Interviewing a current student of MIAM
Michelle Marais is one of the students from the MIAM class of 2021. She is 24 years old and she has recently completed her Master’s in Agricultural Economics. Although she already has an elaborate education in the agricultural field, she chose to do the MIAM program at ISAM and we wanted to get her perspective on why she chose this program and why she thinks it is different from a traditional Master’s.
1. What did you study in your Bachelor's Degree?
My undergraduate as well as my Honours were in Agricultural Economics.
2. Despite already having done a Master’s before, you still came to ISAM. Why?
My background, while it is very academic, also includes many vacation jobs and long-term practical projects. I was able to develop many new skills and gain knowledge at university, but I always felt like it was lacking practical exposure. Although I generally perform well in academic situations, I find that I am always more interested in business and the “bigger picture” that agriculture offers. ISAM provided me with a platform to not only gain invaluable international exposure, but also a place where I could be taught from an industry perspective rather than a technical and academic one. I was truly excited by the philosophy and vision of ISAM when I applied. I felt that it stood for everything I have always felt was missing at many universities.
3. What is the main difference between your two Master’s programs?
My Master in Agricultural Economics was one hundred percent research-focused. I never had a single lesson, and I spent two years doing research, gathering and analysing data, and making recommendations based on my findings. I was fortunate that my project involved a start-up type business, but most of the time I spent there was simply because I enjoyed it and not because it was essential to my study. At ISAM, I am working on several projects at once, I am surrounded by a class who are all doing the same classes as I am. We are doing field visits and master classes, and the course is not nearly as theoretical. I really value the discussions we have with our professors. They are seasoned professionals who are willing to share their knowledge and experience with us. This is different from my previous Master’s, where my learning was from academic articles and reading other people’s dissertations.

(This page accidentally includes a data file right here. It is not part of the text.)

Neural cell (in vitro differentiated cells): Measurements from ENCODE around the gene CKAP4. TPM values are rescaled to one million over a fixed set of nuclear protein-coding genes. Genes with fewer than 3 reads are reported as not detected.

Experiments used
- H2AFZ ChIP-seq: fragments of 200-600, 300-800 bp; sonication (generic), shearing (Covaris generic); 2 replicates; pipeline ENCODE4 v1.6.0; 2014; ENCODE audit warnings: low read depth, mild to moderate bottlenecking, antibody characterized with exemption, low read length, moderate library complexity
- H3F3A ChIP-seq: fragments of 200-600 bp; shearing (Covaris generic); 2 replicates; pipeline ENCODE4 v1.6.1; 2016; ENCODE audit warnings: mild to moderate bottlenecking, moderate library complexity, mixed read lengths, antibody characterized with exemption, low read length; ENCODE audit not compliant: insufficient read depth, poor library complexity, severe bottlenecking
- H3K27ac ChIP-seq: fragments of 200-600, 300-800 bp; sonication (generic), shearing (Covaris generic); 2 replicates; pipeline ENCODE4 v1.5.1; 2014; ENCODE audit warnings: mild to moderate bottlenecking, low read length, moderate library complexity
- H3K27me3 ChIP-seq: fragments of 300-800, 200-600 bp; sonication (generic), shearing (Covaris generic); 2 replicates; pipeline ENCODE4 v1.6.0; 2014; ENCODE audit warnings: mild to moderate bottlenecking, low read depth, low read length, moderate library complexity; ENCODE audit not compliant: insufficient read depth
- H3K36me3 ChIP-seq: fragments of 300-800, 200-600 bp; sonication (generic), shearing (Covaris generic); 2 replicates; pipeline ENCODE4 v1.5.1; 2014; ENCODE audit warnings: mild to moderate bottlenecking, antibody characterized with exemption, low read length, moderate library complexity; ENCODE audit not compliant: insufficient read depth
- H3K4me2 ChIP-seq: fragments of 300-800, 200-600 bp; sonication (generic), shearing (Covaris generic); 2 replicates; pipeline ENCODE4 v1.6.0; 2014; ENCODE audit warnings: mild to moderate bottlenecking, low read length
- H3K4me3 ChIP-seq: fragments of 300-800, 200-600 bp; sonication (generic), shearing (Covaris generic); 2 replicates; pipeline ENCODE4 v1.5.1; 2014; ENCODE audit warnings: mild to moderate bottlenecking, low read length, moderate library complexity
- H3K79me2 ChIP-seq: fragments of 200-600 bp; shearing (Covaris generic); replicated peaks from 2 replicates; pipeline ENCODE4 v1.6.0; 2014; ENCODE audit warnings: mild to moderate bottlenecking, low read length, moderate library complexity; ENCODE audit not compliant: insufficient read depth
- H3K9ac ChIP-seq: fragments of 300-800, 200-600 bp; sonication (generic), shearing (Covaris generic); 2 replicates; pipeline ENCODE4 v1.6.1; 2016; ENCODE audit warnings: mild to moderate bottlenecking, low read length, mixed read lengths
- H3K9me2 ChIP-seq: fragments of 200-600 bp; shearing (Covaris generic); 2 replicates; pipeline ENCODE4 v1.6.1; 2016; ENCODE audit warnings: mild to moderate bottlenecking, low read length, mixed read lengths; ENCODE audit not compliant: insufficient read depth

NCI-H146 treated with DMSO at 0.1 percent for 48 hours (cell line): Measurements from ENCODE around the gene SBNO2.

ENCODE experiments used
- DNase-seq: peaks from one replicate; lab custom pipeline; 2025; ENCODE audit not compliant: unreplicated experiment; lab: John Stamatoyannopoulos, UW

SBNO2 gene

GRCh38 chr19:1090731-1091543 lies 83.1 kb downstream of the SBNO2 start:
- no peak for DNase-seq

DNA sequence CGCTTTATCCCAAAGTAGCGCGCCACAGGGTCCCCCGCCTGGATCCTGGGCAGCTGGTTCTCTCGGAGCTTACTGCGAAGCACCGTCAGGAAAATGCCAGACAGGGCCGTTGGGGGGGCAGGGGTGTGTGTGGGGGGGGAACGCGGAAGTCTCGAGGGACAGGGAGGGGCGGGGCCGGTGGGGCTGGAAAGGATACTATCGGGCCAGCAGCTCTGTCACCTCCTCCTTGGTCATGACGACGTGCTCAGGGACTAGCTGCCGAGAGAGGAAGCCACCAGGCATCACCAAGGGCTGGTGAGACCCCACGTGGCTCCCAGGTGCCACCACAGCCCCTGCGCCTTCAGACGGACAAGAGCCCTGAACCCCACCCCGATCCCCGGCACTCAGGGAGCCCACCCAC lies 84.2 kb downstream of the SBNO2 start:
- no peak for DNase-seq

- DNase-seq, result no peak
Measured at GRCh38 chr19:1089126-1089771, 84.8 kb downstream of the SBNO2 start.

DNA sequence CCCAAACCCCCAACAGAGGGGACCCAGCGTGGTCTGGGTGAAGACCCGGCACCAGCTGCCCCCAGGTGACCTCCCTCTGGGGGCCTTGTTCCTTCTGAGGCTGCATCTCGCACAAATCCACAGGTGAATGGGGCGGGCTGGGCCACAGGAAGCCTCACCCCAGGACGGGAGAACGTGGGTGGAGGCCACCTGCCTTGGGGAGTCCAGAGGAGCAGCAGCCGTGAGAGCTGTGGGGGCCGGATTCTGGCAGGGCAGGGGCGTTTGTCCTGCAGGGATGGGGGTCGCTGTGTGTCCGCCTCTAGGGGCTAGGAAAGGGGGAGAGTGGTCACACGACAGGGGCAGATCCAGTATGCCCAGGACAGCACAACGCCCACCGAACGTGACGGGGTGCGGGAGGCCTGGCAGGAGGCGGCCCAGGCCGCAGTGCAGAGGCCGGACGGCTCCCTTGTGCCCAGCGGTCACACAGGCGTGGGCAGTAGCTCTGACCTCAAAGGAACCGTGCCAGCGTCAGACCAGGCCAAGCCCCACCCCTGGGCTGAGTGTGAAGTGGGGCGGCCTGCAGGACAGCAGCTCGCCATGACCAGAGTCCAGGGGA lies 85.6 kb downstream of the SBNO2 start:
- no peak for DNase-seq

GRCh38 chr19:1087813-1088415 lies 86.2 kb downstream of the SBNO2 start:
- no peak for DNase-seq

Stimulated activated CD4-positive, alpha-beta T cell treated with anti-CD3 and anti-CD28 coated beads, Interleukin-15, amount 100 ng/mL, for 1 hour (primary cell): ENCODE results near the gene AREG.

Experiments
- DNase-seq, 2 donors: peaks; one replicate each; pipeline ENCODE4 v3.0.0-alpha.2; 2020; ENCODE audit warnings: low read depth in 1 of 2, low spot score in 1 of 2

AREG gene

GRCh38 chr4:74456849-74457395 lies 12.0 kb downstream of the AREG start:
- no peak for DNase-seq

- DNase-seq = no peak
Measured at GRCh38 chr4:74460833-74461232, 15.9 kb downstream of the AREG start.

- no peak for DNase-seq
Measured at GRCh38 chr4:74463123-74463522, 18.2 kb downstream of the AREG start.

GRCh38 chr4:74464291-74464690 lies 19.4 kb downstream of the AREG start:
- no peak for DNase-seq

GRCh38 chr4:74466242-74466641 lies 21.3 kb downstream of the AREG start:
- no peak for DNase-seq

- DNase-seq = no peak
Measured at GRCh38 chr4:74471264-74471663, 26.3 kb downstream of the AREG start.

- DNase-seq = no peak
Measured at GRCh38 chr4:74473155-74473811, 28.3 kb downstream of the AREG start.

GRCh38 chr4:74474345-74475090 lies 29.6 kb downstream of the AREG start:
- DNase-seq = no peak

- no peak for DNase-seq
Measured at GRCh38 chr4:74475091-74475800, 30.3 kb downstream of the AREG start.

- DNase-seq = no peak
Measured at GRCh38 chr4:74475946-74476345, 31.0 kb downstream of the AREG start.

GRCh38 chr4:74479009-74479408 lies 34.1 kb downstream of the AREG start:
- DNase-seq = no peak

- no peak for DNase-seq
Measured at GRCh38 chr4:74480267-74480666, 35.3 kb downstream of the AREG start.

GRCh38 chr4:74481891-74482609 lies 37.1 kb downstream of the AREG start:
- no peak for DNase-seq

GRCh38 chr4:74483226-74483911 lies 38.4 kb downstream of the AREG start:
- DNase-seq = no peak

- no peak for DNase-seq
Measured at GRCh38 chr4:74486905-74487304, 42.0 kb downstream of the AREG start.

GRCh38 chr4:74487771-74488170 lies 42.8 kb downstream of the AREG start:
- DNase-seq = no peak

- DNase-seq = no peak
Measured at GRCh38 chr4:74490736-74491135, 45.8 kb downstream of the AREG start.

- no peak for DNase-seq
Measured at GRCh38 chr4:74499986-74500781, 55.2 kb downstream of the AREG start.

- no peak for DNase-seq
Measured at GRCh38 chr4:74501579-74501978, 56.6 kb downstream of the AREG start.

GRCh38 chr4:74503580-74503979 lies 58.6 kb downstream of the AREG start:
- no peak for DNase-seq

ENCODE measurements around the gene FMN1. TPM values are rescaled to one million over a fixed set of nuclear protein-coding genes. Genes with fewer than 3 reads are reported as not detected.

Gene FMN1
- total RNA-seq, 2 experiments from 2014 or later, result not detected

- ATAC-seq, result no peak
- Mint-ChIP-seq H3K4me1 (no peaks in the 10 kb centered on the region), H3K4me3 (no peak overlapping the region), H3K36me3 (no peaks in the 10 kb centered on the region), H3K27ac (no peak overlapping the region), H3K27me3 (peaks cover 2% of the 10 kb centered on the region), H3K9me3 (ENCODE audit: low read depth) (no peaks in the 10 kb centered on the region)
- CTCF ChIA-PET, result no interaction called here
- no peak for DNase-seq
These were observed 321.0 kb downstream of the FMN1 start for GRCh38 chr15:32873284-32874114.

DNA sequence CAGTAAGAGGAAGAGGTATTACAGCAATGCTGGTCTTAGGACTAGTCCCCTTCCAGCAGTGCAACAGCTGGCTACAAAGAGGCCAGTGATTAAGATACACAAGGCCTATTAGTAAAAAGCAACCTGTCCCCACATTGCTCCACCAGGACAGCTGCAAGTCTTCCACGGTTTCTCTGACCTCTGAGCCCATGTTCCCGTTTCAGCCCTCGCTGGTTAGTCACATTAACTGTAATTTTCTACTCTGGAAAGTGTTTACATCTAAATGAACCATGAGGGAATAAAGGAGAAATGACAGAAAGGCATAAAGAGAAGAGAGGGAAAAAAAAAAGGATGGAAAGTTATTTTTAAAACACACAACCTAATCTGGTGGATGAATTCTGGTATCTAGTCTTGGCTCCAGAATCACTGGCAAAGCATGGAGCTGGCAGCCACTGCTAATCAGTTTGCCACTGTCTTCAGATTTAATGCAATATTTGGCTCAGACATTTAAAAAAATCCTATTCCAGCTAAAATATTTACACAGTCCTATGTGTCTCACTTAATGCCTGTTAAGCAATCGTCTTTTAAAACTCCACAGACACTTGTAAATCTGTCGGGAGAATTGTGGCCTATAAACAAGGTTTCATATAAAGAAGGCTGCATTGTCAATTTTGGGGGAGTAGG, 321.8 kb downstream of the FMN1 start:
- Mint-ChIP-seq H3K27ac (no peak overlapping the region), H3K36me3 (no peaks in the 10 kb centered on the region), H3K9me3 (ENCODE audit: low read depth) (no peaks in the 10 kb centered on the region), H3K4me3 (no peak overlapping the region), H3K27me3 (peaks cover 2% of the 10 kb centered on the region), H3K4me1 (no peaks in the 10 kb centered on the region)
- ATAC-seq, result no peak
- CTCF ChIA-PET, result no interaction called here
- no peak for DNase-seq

4. If you could recommend only one Master to someone, which would you recommend and why?
I think there is a place for both. I do not think that there is a black-and-white rule for which one is best for everyone. But I will say this: I think the MIAM program is much better suited for individuals who are looking for business knowledge, to develop their entrepreneurial thinking, and gaining essential knowledge in fields such as marketing, finance, logistics, trade, and many more. I found that my research in my Agricultural Economics Master’s has taught me a lot, and helped me develop a highly technical skill. However, at ISAM I have learned much more about being a young professional, I have learned about an industry in big and small detail, I have networked with very inspiring people, and I have learned how to work in multi-cultural groups with different kinds of challenges. I think the MIAM has been the program that has most helped me become an agribusiness professional, improve my leadership, and to master the art of networking. I have no doubt that MIAM better equipped me for my future.
5. What is in your opinion the most valuable part of the MIAM program?
I think the network that ISAM offers is unsurpassed. I have never met so many industry leaders in such a short period of time in my life. The professors are really always willing to have a chat after class, to connect on LinkedIn or to answer questions on email. The networking events are just another opportunity to broaden your network and to get to know people who become valuable contacts in the future.
6. What was the most difficult thing about doing MIAM?
Getting to know the new working culture. I am from South Africa, and I am from a very different cultural background than my professors and classmates. It took me a couple of weeks to learn what the key differences in our cultures were and to find the balance in my teams. I am undoubtedly more prepared to work in a multinational company than many of my previous colleagues who only work in culturally homogenous groups.
7. Finally, what is your best advice for future MIAM students?
Make the most of it. I cannot emphasize enough how important networking is. Talk to your professors, get to know all your colleagues, visit as many companies as you can at fairs and go above and beyond to build as big a network as possible while you are here. Secondly, be open to all the lessons you are learning. Your learning is not limited to the time you are spending in class. Focus on the cultural intelligence you are developing, leadership skills you are learning, and the many other soft skills you will gain from this program.
8. In conclusion
Doing sound academic research is a very important skill, but it is not a skill that most professionals require. If you are looking to become a technical specialist or researcher in your future career, that is a good path to follow. However, if you identify more as an entrepreneur, a practical thinker, an aspiring businessperson and you want to be doing a Master’s that covers dozens of topics throughout the program instead of a single thesis, this might just be a good fit for you.